The Monetary Policy Committee Has A Budget Hangover
The Monetary Policy Committee (MPC) begins its final two-day meet of the current fiscal year today. The post budget monetary policy is typically dominated by discussion on whether the government’s policies will have a bearing on the path of growth and inflation in the economy, and if fiscal consolidation efforts have kept pace with expectations. This time will be no different. However, unlike the last couple of years, this time, the government may have given the MPC cause to worry. Three causes to be precise.
Fiscal Targets & Inflation Targets
The first issue for the MPC to ponder is whether the government’s decision to cut itself some fiscal slack will impact the MPC’s ability to meet its inflation target in a durable fashion. Before getting to the current inflation scenario, it may be worth revisting the Urjit Patel Committee report of 2014, which laid the groundwork for the flexible inflation targeting framework that India now operates in.
While addressing the institutional requirements for an inflation targeting regime, the Patel committee had said that the adoption of such a framework should be based on reasonably clear pre-conditions. Among these was a commitment to fiscal consolidation. The committee, in fact, was specific about what it thought was required to support an inflation target of 4 (+/- 2 percent).
“The Committee is of the view that the goal of reducing the central government deficit to 3 percent of GDP by 2016-17 is necessary and achievable. Towards this objective, the Government must set a path of fiscal consolidation with zero or few escape clauses; ideally this should be legislated and publicly communicated,” said the Patel committee report.
Patel, now the governor of the Reserve Bank of India, is unlikely to ignore the fact that the 3 percent fiscal deficit target has been pushed back to FY21. The medium term fiscal framework put out together with the budget, shows that the government will target a 3.3 percent deficit in FY19, 3.1 percent in FY20 and 3 percent in FY21. To calm frayed bond market nerves, Subhash Garg, secretary of the Department of Economic Affairs, said that the 3 percent target may be achieved sooner than expected in FY20. That twitter pronouncement, however, may not sway the MPC.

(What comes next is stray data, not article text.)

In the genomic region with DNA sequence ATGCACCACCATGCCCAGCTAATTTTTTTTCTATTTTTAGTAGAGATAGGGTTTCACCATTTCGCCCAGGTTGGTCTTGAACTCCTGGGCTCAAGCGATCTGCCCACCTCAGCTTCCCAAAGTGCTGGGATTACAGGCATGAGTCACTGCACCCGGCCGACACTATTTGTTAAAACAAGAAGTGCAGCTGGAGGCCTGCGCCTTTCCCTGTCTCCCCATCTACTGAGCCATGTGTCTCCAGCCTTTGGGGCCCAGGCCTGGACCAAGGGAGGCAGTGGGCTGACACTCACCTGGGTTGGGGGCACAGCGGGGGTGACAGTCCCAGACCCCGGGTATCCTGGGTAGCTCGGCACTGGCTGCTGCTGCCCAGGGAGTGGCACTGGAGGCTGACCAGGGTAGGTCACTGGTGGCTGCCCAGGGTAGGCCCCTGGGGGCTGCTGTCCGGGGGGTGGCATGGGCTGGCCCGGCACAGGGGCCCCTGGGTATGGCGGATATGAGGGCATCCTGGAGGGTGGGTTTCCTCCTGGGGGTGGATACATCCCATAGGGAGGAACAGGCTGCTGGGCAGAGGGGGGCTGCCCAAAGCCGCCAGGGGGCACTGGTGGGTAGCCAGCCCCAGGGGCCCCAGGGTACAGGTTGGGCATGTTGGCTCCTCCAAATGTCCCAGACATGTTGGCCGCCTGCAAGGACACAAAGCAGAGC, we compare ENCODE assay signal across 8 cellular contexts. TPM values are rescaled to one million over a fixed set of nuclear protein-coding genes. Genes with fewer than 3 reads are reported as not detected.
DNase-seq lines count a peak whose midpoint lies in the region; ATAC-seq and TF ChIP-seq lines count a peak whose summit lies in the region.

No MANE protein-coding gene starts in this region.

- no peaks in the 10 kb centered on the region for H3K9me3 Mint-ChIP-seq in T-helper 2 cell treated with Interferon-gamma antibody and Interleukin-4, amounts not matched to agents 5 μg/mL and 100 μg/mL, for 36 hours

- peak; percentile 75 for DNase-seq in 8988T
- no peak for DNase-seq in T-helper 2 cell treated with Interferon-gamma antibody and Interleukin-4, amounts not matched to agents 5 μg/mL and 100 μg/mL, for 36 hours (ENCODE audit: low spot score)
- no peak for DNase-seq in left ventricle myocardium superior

Apart from the Patel committee report, more recently, the RBI put out estimates on the impact of a wider fiscal deficit on inflation. In an analysis included in the October 2017 Monetary Policy Report, RBI staffers highlighted three factors:
- There exists a long-run relationship between fiscal deficits and inflation in India
- Causality runs from fiscal deficits to inflation
- The impact of fiscal deficits is higher when the initial levels of inflation and fiscal deficit are higher
“With the combined fiscal deficit budgeted at 5.9 percent for 2017-18, empirical estimates suggest that an increase in the fiscal deficit to GDP ratio by 100 bps could lead to a permanent increase of about 50 bps in inflation,” said the report.
Should the MPC be willing to forgive the government a fiscal slippage in light of structural changes like GST and take note of the expenditure control attempted next year? Or should it adopt a tougher stance and sound more hawkish? That’s one dilemma for the committee to resolve.
Support Prices & Food Inflation
The second issue for the MPC to debate is food prices. The spillover of higher food prices into inflation expectations and then generalized inflation in India is now widely recognized. The question is whether the government’s changed stance on minimum support prices will set off that cycle. In the budget, the government said that it would ensure 1.5 times cost of production during the Kharif reason. This is similar to the promise made for the Rabi season.